Halo: The Master Chief Collection had initially launched in 2014 and had contained an entirety of 4 games from the series, including a remastered version of Halo 2. However, the launch itself was problematic with various bugs, matchmaking issues and more.
343 Industries’ Frank O’Connor has now posted in the Halo series’ subreddit his explanation for why things went wrong and what measures were being taken to fix these. The problem seems to have been that the team was testing in a controlled environment that wasn’t reflective of how real world situations worked, thereby resulting in the matchmaking problems.
O’Connor explains the situation as follows, “From a personal perspective, the MCC launch was one of my lowest ebbs, professionally. Every angry mail I received, I took to heart. I felt like I had personally let our fans down. I have not spent a single day since the night the game fell down in matchmaking where I didn’t think about it. The hardest messages to deal with were the ones driven by disbelief. “How could you not know that matchmaking was going to break?” – fundamentally it was because we were testing it in an environment that we had set up incorrectly and with some (as we discovered later) faulty assumptions. And unlike some of our other normal testing cycles, we weren’t testing for gameplay balance and stuff that the original releases already contained so our test process was radically different, and we made mistakes in some of the scenarios we asked for.”
“We had, with the best intentions, created a massive and ambitious project that almost read like a Halo fan’s wishlist. As a player, I was incredibly excited. And as an employee, I was proud of the work and effort the team had poured into making this thing so big.”
“In our matchmaking testing we were seeing results that ultimately weren’t reflective of the real retail environment, and our test sessions never got to the kind of scale where we’d see some of the looping issues I’ll describe below. So we genuinely didn’t know until the day it released, how bad the matchmaking in particular was going to get. I’m not going to ignore the other bugs, they were real, and important, but the way the UI and matchmaking protocols interacted with each other exacerbated many of the smaller items and amplified a couple of them in unpredictable ways.”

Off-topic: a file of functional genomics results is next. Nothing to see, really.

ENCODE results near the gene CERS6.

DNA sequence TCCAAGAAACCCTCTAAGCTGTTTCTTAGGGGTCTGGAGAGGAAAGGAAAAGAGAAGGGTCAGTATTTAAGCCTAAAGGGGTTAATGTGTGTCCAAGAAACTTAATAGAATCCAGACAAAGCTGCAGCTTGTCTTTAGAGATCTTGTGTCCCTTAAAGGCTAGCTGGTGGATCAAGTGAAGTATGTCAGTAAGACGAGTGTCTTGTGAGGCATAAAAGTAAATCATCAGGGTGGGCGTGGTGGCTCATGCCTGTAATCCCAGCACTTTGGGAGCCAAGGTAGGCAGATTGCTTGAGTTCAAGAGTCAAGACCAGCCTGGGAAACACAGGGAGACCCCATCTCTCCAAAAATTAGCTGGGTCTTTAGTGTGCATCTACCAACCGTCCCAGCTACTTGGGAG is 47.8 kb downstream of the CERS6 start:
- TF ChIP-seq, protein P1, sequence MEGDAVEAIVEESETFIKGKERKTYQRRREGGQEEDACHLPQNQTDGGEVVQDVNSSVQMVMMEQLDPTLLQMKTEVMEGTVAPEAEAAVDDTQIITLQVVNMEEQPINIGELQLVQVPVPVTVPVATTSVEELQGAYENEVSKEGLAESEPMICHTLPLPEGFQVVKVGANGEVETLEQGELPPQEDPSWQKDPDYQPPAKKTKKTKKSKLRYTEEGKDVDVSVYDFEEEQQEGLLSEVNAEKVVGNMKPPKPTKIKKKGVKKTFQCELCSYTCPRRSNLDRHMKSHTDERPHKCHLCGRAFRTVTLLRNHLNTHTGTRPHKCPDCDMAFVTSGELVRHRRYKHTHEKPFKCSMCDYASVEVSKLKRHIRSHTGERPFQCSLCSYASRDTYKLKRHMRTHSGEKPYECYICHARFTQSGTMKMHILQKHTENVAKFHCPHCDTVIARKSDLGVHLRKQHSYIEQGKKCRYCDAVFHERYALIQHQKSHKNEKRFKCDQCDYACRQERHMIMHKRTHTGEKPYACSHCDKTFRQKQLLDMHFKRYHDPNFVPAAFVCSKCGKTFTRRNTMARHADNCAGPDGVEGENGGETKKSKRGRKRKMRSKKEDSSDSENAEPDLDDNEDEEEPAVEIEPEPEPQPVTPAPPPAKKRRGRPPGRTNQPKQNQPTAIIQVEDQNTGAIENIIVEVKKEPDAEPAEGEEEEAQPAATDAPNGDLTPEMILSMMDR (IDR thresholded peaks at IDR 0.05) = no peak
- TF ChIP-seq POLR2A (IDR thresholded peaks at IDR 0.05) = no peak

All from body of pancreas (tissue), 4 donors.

“It may sound simplistic, but MCC was essentially six pretty different game engines strapped together and interlinked with highly complex and highly delicate new systems. With Xbox One X on the horizon, it was obvious that we could simultaneously update the game to take advantage of the new hardware for folks that have it and use that as an opportunity to finally rearchitect and update some of the foundational issues and networking/matchmaking methods.”
“And to be clear, these solutions were simply not possible until quite recently. The platform team has made numerous improvements over the last year or so, and we’ve internally done a bunch of research, and so our timing has been reliant on a number of systems and solutions converging rather than one single element. But these weren’t easy fixes we were simply sitting on. That’s honestly not a thing, even. I also understand that silence can be frustrating. You have complaints or questions, and we try to answer them as best we can, but sometimes bad information is worse.”
“As I said at the start of this explanation, it doesn’t answer all your questions. I’m going to follow up next year after we have better detail on the fixes and the Xbox One X update, to follow through with an even more detailed technical breakdown of what broke, why and how we fixed it. That’s what we owe you – that and a game we can both finally be satisfied with.”
You can read Frank’s full explanation here. Other than fixing such issues with the game, the team also said that they will be working on Xbox One X enhancements for the game such as support for 4K resolution. You can expect the fixes and updates for the game to start rolling out by 2018, with players also getting to test these in Spring of the same year.
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